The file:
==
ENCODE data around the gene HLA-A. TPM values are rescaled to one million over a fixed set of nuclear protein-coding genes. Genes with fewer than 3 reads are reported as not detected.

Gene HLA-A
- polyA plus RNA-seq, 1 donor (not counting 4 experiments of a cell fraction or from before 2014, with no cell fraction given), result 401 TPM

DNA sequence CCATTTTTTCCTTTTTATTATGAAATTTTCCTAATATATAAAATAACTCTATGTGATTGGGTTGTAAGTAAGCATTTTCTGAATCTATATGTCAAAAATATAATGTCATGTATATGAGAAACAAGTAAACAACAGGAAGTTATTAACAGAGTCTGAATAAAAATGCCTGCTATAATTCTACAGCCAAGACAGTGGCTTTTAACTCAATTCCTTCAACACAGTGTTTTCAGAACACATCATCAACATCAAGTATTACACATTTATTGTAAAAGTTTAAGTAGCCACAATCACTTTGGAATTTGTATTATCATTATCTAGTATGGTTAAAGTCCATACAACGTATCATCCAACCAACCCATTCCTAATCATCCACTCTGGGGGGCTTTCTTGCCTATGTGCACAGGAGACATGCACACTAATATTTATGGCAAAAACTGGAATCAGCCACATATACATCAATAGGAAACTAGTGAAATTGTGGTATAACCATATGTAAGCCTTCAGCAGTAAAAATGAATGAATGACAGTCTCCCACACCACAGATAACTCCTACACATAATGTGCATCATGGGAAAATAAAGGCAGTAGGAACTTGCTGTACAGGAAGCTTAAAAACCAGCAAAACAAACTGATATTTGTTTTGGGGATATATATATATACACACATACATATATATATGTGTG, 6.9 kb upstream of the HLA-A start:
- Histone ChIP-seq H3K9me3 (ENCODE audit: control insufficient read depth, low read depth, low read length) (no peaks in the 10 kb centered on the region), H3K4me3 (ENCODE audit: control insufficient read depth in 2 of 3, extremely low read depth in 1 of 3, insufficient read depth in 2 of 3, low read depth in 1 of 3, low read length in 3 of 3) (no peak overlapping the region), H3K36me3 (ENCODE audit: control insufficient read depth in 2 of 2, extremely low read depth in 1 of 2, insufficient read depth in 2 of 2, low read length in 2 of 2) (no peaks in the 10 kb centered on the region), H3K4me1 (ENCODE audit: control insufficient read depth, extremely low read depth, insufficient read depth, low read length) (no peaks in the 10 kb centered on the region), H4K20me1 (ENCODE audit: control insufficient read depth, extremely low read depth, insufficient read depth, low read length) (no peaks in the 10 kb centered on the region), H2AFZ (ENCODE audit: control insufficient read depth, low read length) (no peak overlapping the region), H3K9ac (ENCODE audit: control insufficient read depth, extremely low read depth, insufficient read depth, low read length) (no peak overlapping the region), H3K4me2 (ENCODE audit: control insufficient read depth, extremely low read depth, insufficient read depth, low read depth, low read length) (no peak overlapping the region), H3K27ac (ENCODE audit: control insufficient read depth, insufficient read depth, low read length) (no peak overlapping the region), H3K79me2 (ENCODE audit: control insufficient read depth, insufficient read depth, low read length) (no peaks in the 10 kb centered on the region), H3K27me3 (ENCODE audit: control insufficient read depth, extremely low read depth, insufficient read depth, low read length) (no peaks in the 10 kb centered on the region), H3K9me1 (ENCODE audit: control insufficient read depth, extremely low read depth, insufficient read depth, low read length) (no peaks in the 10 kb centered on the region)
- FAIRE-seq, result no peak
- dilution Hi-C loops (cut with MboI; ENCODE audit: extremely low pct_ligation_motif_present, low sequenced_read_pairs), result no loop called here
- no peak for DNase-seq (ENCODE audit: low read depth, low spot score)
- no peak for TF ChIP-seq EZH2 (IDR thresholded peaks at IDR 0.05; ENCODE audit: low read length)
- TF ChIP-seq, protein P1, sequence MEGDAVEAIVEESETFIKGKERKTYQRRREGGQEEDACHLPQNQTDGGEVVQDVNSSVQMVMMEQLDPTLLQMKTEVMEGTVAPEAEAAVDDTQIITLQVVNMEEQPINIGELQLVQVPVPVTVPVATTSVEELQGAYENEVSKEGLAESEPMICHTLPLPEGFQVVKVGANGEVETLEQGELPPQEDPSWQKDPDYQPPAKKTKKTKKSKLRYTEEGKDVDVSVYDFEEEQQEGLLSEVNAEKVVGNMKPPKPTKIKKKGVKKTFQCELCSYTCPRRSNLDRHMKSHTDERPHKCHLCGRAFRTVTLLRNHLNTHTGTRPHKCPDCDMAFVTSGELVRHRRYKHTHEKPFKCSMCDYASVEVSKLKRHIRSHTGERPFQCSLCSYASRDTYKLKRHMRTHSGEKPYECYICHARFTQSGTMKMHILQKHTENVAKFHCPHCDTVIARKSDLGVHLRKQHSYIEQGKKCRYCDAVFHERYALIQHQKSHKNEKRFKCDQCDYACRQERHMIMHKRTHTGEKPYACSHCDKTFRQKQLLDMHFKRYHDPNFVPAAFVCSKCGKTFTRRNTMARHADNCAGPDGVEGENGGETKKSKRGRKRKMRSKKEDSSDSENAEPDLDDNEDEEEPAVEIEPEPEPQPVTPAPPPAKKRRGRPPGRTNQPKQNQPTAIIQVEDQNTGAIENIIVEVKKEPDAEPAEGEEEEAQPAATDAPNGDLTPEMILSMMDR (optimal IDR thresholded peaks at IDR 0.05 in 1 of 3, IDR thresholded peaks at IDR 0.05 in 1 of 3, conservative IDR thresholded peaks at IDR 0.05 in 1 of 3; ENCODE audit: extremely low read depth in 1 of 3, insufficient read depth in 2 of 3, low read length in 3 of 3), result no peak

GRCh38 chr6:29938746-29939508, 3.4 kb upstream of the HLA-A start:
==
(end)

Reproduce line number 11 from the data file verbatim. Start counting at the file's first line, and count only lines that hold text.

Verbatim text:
GRCh38 chr6:29938746-29939508, 3.4 kb upstream of the HLA-A start: